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Reports: Tre Mann to enter 2020 NBA Draft, retain collegiate eligibility

And this is why there’s a pre-draft process for prospects to go through...

NCAA Basketball: Florida at Tennessee Randy Sartin-USA TODAY Sports

It was a mild surprise on Sunday when reports surfaced that Florida Gators sophomore Andrew Nembhard would once again explore the NBA Draft ahead of the 2020 version of the league’s entry process.

That Florida freshman Tre Mann chose to follow Nembhard’s lead and also declare for the 2020 NBA Draft — even if he’s doing so without jeopardizing his collegiate eligibiity — is closer to shocking.

Graham Hall of The Gainesville Sun reports that Mann will retain his collegiate eligibility despite the early entry. It’s unclear whether he will be doing so via eschewing professional representation or through taking advantage of a recent NCAA rules change and hiring an NCAA-approved agent — like Nembhard.

And that’s probably a really good idea for Mann, who would be making a mistake by turning professional after just one season of college hoops.

Mann, a consensus top-50 recruit in the 2019 recruiting class reputed to be an elite-level shooter, came off the bench for almost all of his freshman season in orange and blue and took much of the year to develop into even a useful reserve. Mann didn’t hit two threes in a single game until January 28 — his seventh game launching three or more triples to that point in the year — and never scored double-digit points in consecutive games.

He also only played sparingly as a backup ball-handler — a role he’ll likely have to be good at to have a legitimate shot at making the NBA, given his wiry 6’4”, 170-pound frame — and generally not well, averaging more than one turnover and less than one assist per contest.

Still, there were flashes of excellence for Mann as the season wore on. He scored 13 points in both a decimation of Providence and a close loss at Kentucky, and had 11 points in Florida’s home comeback against Georgia. Mann drilled at least one three in six of Florida’s final eight games, and while he shot just 32 percent from distance in SEC play, that was a massive improvement on the form he showed prior to it.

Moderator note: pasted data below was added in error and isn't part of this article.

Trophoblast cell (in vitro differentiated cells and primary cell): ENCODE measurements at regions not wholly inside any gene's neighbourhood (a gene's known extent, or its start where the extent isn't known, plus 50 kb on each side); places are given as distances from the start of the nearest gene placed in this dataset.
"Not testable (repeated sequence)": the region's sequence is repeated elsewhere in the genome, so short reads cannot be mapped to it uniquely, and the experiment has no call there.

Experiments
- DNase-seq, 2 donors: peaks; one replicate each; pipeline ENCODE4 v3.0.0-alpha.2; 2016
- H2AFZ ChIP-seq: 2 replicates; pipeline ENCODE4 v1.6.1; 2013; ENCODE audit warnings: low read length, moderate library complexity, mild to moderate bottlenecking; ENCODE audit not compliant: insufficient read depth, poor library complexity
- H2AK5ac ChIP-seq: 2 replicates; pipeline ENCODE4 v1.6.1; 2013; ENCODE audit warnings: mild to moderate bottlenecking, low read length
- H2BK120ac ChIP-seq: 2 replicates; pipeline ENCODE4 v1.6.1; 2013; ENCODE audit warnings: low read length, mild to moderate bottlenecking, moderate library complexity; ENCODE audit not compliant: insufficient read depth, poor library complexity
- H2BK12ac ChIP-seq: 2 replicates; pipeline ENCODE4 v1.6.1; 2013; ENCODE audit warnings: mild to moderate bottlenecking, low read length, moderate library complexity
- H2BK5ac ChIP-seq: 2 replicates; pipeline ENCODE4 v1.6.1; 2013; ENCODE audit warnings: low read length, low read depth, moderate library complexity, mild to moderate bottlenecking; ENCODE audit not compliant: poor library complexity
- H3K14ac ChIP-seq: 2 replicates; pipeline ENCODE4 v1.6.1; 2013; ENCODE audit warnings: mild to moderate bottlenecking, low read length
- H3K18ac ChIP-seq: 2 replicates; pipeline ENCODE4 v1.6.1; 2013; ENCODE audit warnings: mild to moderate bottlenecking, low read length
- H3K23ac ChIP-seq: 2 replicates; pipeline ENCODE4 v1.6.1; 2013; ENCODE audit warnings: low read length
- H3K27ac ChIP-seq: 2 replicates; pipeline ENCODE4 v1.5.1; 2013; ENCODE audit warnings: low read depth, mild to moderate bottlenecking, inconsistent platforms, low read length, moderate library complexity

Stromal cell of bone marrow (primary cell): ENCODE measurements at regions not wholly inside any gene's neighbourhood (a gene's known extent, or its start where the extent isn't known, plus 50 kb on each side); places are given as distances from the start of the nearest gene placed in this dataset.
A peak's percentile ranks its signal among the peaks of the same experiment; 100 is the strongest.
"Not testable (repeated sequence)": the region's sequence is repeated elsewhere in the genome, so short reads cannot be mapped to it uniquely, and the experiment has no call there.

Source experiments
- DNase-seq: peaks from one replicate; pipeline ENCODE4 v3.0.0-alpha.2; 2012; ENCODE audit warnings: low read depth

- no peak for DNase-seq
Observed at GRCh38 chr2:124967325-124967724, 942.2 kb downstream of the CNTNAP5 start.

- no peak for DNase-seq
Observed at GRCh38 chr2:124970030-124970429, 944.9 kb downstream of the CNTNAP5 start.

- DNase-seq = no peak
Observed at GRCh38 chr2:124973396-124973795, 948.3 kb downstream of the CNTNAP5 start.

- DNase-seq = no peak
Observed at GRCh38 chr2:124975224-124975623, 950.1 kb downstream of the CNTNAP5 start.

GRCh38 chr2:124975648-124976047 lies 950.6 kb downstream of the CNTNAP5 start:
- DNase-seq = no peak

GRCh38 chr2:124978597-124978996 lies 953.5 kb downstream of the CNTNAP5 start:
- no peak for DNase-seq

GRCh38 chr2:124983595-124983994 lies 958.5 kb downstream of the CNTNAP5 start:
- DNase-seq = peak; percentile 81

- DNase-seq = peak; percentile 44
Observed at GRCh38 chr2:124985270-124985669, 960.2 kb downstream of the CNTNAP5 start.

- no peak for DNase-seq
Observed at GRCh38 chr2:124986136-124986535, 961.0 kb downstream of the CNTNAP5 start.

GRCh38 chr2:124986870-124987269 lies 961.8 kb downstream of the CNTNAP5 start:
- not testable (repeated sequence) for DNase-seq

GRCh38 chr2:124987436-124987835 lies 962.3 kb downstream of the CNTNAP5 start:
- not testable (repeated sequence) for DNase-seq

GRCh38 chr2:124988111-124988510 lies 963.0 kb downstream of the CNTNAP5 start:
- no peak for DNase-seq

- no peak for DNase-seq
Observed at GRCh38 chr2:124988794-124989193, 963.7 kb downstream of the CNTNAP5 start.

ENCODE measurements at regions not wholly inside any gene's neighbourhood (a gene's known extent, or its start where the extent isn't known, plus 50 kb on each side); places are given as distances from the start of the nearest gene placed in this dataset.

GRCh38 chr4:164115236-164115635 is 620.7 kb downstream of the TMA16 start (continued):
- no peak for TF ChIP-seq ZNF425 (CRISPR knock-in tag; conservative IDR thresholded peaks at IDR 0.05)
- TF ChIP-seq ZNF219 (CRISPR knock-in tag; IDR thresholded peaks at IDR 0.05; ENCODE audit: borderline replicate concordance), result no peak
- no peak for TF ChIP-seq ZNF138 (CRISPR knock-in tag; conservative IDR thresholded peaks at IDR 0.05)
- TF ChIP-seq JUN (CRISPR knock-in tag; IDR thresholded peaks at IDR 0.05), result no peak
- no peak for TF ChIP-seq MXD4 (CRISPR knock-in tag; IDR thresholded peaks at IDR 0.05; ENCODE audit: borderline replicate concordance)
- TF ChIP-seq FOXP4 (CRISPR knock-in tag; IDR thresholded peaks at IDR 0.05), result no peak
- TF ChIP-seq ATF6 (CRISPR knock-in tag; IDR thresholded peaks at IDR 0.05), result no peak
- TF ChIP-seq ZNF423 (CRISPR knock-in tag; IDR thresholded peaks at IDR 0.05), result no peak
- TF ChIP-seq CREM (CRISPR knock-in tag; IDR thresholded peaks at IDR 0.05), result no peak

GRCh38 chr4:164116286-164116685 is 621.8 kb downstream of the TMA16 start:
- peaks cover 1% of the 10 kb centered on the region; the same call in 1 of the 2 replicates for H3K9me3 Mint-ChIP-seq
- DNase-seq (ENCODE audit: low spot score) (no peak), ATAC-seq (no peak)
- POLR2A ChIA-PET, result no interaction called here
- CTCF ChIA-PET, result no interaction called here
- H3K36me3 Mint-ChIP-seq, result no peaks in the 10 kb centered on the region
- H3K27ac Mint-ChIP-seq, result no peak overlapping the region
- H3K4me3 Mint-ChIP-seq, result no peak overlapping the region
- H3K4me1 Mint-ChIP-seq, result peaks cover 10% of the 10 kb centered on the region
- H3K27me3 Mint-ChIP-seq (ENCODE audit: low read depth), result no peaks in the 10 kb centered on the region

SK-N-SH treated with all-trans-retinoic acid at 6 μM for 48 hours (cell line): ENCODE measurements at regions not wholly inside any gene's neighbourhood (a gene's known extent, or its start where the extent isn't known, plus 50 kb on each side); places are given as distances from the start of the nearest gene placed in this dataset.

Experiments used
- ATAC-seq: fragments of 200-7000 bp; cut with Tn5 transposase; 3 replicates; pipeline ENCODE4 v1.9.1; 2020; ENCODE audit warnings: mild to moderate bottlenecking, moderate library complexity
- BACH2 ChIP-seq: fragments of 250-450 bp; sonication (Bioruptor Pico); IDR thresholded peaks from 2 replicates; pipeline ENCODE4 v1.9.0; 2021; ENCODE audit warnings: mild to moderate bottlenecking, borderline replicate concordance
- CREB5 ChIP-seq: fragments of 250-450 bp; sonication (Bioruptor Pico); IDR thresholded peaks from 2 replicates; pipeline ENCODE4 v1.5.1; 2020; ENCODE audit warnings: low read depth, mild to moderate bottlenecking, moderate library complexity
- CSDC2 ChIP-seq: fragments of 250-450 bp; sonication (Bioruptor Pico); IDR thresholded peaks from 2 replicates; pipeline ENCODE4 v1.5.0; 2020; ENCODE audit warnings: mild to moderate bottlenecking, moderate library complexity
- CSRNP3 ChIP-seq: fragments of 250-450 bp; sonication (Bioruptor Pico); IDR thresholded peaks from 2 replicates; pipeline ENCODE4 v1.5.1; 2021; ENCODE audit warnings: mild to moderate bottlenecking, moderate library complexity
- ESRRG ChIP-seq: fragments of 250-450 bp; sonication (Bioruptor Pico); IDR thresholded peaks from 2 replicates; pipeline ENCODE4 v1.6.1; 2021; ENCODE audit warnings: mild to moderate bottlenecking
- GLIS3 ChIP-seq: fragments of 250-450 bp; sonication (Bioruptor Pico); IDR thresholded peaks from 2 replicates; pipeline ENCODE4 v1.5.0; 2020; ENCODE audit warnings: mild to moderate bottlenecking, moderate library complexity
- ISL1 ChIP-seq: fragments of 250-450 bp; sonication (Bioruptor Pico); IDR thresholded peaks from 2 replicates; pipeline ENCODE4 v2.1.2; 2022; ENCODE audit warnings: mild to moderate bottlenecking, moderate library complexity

Those flashes could be built on to make for a consistent and potent sophomore campaign as a Florida reserve. They were not, however, the foundation for a logical jump to the professional ranks — and so it has to be expected that Mann is likely to get negative feedback from the NBA and ultimately return to college, unless he is hell-bent on making the NBA through its developmental G League or playing overseas.

There’s always the possibility that an NBA team could fall in love with Mann’s skills and shot — which Florida coaches repeatedly insisted was that of one of the best shooters they’ve seen in practice last year — and decide to draft him. In a deep draft class, and during a pre-draft process likely lighter on in-person work than usual thanks to the pandemic of coronavirus, Mann’s chances of doing the requisite impressing for that seem somewhat remote to me.

But the risk inherent in going through the pre-draft process and returning to college is small — sure, Mann could sustain an injury like Devin Robinson did during his first exploration of the NBA Draft process, but he could as easily do that playing pickup basketball this summer. And even a small chance of making a team swoon is a small chance of making dreams come true.

I would expect Mann to ultimately return to Florida, however — hopefully, with the knowledge that he’s got significant work to do to make the NBA, and a fire lit under him to do that work and help the Gators win at the same time.